He was addressing a House Judiciary Committee hearing Dec. 4. Chairman Rep. Bob Goodlatte, R-Va., asked him: “Professor Turley, the Constitution, the system of separated powers is not simply about stopping one branch of government from usurping another. It’s about protecting the liberty of Americans from the dangers of concentrated government power. How does the president’s unilateral modification of act[s] of Congress affect both the balance of power between the political branches and the liberty interests of the American people?”
Turley replied: “Thank you, Mr. Chairman. The danger is quite severe. The problem with what the president is doing is that he’s not simply posing a danger to the constitutional system. He’s becoming the very danger the Constitution was designed to avoid. That is the concentration of power.”
Turley explained that the “Newtonian orbit that the three branches exist in is a delicate one but it is designed to prevent this type of concentration.”
“There are two trends going on which should be of equal concern to all members of Congress,” he said. “One is that we have had the radical expansion of presidential powers under both President Bush and President Obama. We have what many once called an imperial presidency model of largely unchecked authority. And with that trend we also have the continued rise of this fourth branch. We have agencies that are quite large that issue regulations. The Supreme Court said recently that agencies could actually define their own or interpret their own jurisdiction.”
Turley was appointed in 1998 to the prestigious Shapiro Chair for Public Interest at Georgetown. He has handled a wide range of precedent-setting and headline-making cases, including the successful defense of Petty Officer Daniel King, who faced the death penalty for alleged spying for Russia.
Turley also has served as the legal expert in the review of polygamy laws in the British Columbia Supreme Court. He’s been a consultant on homeland security, and his articles appear regularly in national publications such as the New York Times and USA Today.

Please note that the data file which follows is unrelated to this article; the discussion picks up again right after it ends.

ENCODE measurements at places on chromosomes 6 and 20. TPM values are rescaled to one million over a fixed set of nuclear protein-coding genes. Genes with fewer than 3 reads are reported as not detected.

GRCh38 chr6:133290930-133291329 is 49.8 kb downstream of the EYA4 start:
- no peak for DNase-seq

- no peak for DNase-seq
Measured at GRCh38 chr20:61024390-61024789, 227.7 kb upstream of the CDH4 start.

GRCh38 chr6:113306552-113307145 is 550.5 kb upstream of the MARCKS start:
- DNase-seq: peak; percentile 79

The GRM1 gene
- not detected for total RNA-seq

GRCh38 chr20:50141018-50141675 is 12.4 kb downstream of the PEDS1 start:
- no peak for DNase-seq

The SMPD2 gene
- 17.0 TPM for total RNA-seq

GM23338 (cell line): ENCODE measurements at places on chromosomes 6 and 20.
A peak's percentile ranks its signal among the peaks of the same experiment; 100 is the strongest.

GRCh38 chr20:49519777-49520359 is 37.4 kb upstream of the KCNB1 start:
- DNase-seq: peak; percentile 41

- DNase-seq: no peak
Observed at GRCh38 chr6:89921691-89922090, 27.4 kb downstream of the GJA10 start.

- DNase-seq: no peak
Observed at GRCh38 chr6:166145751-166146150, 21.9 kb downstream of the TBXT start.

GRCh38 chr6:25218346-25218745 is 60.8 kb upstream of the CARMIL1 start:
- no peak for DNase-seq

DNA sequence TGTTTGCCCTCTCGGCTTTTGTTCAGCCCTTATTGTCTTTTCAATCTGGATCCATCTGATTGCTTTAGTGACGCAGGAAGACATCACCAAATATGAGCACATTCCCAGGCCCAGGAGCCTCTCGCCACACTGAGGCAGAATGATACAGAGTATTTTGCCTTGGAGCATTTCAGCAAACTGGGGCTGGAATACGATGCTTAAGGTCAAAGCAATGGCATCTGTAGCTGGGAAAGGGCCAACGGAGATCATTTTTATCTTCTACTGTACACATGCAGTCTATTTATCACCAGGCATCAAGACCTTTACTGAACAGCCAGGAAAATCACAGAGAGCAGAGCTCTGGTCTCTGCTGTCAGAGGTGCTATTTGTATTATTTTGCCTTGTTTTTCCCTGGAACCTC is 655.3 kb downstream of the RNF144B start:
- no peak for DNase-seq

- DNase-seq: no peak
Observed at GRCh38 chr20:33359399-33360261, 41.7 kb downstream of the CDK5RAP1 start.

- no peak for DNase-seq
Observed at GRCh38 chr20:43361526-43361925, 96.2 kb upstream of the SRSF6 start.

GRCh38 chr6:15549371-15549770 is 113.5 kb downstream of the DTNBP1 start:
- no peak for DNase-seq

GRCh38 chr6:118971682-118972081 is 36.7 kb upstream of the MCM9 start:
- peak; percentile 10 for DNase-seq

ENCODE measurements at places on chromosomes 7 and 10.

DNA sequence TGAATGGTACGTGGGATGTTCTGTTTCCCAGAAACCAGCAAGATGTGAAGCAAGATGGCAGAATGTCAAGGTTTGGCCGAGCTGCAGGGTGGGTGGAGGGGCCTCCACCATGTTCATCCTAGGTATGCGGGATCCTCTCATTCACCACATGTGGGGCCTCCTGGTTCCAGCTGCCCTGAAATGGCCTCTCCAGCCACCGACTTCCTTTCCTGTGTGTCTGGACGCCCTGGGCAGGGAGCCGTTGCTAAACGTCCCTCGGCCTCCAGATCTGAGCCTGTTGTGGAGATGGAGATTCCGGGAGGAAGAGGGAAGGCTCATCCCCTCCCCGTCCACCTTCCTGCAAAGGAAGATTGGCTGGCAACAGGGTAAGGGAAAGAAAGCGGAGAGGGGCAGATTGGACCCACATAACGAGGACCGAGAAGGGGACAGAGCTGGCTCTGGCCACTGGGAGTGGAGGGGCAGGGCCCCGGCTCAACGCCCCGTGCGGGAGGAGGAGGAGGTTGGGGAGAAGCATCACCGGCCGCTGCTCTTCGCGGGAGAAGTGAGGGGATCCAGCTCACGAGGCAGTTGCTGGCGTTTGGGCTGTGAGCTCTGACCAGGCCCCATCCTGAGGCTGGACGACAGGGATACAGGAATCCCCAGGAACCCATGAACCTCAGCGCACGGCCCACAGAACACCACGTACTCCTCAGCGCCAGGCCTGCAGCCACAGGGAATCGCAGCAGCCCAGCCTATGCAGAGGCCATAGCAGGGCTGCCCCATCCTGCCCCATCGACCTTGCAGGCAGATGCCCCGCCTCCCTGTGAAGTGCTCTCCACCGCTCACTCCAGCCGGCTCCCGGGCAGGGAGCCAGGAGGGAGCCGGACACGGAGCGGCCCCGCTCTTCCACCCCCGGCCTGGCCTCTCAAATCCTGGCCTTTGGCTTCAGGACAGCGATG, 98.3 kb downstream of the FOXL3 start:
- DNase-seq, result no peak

WND reported that it was at the same hearing that Michael Cannon, director of Health Policy Studies for the Cato Institute, said there is “one last thing to which the people can resort if the government does not respect the restraints that the Constitution places of the government.”
“Abraham Lincoln talked about our right to alter our government or our revolutionary right to overthrow it,” he said. “That is certainly something that no one wants to contemplate. If the people come to believe that the government is no longer constrained by the laws, then they will conclude that neither are they.” Cannon said it is “very dangerous” for the president to “wantonly ignore the laws, to try to impose obligations upon people that the legislature did not approve.” Several members of Congress also contributed their opinions in an interview with talk-show host Sean Hannity. See the Hannity segment: ====================
Vallely explained that a “no confidence” vote now “would also tell the world that we recognize the mess this administration has wrought upon the world and we do not support his actions. Despite what supporters of Obama say about our standing in the world, the world is laughing at us. We are not pleased!”
Without that action, he writes, “Obama will just continue to subvert the Constitution he took an oath to faithfully protect.”